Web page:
Now the good news, the optimization is pretty darn simple. You have a very detailed flight program that has a very small input field, and it also serves up the measure of merit on a plate.

The external constraints (those that are not part of the flight program) must be baked into the flight path. They are pretty easy to handle. You start out at max thrust for as long as you can until you hit either a G limit or a Q limit. Delta Vs and Vs must respect these constraints. The Q limit becomes a nonissue after a while. AoA (and all other factors) must be constrained to be in the range for which the flight software has been validated. So there tends to be some duplication, with design constraints set tighter than validated performance.

Constrained optimization (with respect to the external constraints) can be handled by lagrange optimization. It is a method every engineer should learn. But it is not the easiest thing to pick up on your own. You need to have a pretty deep understanding of the derivations to code this yourself.

https://ntrs.nasa.gov/api/citations/19670026339/downloads/19670026339.pdf

So the next step is to research the heck out of the available off-the-shelf optimizers with an eye to how you are going to present the trajectory problem to the optimizer such that it will produce efficient, stable, and robust solutions. You also want to be able to characterize the trajectory space near the optimum in terms of level sets or some such so that sensitivity to perturbations can be accessed. Keeping a list of all the constraints and analytics that you might want to add at a later date can definitely influence the methods of optimization that you choose.

One way to approach this problem that allows for easy skeletonization and later refinement is to treat points on the trajectory as indexed by a constant time step. Given P1(t1, Va, Vb, Vc), P2 is found by applying the acceleration vector for time increment t2-t1. Use the difference between the acceleration vector at P1 and the acceleration vector at P2 as the parameter associated with P2 in the optimizer*. You are optimizing a sequence of mostly smallish acceleration vector changes. This is the front-end of Calculus-of-Variations approach. You need to tally the change in mass associated with each step and use it in the acceleration formula for the next time interval. This is where things can get messy from a numerical methods perspective, and why it is crucial that you analyze the problem and nondimensionalize the parameters such that they don't become unstable. The incremental acceleration angles and changes in mass flow associated with changes in the acceleration vector are well behaved in terms of scaling. And they basically have a linear relation to the parameters that the optimizer is working on.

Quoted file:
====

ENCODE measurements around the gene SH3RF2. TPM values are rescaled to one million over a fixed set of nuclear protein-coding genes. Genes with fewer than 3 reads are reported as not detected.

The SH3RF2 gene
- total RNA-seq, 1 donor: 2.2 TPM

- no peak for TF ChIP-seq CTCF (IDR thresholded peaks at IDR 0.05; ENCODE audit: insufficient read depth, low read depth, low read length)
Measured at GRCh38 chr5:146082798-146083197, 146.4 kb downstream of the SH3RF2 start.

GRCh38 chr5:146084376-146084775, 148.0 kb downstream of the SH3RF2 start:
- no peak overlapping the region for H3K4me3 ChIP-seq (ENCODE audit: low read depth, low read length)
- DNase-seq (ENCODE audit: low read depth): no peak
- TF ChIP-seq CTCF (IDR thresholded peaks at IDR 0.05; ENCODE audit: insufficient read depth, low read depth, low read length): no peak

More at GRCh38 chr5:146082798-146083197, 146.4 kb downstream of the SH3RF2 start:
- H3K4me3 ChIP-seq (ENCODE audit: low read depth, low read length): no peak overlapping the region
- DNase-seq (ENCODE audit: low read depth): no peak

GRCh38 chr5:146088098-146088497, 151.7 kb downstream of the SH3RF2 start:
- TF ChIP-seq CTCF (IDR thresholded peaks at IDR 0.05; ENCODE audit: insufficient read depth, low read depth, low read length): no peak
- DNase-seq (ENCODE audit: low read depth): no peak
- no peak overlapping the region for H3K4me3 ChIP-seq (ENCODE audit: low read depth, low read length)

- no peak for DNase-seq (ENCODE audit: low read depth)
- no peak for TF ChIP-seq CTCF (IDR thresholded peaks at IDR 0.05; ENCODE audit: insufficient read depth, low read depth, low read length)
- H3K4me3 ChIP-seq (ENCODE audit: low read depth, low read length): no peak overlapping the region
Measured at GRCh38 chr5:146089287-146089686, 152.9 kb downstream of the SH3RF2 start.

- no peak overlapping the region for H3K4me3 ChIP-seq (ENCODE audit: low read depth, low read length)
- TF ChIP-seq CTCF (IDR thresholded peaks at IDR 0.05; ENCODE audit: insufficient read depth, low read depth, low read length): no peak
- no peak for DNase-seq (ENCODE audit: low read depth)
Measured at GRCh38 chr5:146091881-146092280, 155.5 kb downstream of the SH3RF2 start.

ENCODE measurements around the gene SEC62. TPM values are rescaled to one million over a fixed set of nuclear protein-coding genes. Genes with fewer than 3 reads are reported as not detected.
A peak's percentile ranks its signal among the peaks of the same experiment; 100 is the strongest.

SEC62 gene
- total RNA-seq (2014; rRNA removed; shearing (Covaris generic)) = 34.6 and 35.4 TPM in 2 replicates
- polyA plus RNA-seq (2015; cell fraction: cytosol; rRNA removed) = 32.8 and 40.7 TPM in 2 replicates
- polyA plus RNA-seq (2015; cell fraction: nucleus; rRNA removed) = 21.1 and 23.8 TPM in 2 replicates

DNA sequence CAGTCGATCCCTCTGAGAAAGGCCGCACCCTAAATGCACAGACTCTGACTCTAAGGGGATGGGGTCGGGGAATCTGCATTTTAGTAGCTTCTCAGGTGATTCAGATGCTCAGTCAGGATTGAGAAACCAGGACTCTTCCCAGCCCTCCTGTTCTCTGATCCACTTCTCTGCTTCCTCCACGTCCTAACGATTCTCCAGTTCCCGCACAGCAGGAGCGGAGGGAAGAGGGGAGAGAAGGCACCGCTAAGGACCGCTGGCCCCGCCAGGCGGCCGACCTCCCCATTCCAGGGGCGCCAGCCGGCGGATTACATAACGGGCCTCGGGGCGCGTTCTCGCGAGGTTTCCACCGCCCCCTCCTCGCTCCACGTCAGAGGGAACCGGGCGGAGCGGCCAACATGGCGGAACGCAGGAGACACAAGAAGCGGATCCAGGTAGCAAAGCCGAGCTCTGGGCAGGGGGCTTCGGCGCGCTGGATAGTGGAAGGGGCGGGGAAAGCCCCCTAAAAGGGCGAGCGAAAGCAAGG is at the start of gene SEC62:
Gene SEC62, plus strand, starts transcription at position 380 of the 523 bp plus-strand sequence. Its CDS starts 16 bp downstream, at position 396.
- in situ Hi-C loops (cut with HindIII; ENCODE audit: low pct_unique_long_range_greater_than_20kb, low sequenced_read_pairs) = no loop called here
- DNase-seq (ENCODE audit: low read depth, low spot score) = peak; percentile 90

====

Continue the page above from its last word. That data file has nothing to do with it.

Once you have an approximate trajectory that takes care of the big delta V budget items within the structural constraints of the vehicle, you basically start all over again with a model that has vehicle dynamics factored in. You need models for steering commands that get you to the acceleration vectors you need. These often have a lot of awkward coupling features like needing to thrust one way in order to increase pitch rate the other way. So a control input to pitch over a bit actually consists of a protracted series of motor gimbal commands. This gets into the theory of bump functions and local support operators within optimization strategies. If you have some feeling for how much Isp you piss away doing a pitch maneuver, you can kick that into the upstairs model. But it varies over flight time quite a lot.

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  • $\begingroup$ Thank you for the detailed response! All of the talk on the actual implementation of an "ideal" model was really cool to read about, and it makes perfect sense in terms of actually getting a rocket to work. My major in college was aerospace with a specialization in control design, so who knows, maybe I will actually get to play around with a real version of this one day. $\endgroup$
    – Frank
    Jun 24, 2023 at 1:26
  • $\begingroup$ On to the real crux of my issue though, yeah I figured it would be more complex than I thought. My system does currently account for the external constraints of my system (Max axial loading, max shear loading, max/min thrust, Drag, ISP vs Altitude, etc etc) but I just dont know how to start with actually optimizing the two internal controllable variables: Mass Flow and Angle of attack vs time (again assuming instant and perfect turning and throttling). That link you sent did not work, do you have any recommendations on how I could actually begin approaching the control variable optimization? $\endgroup$
    – Frank
    Jun 24, 2023 at 1:32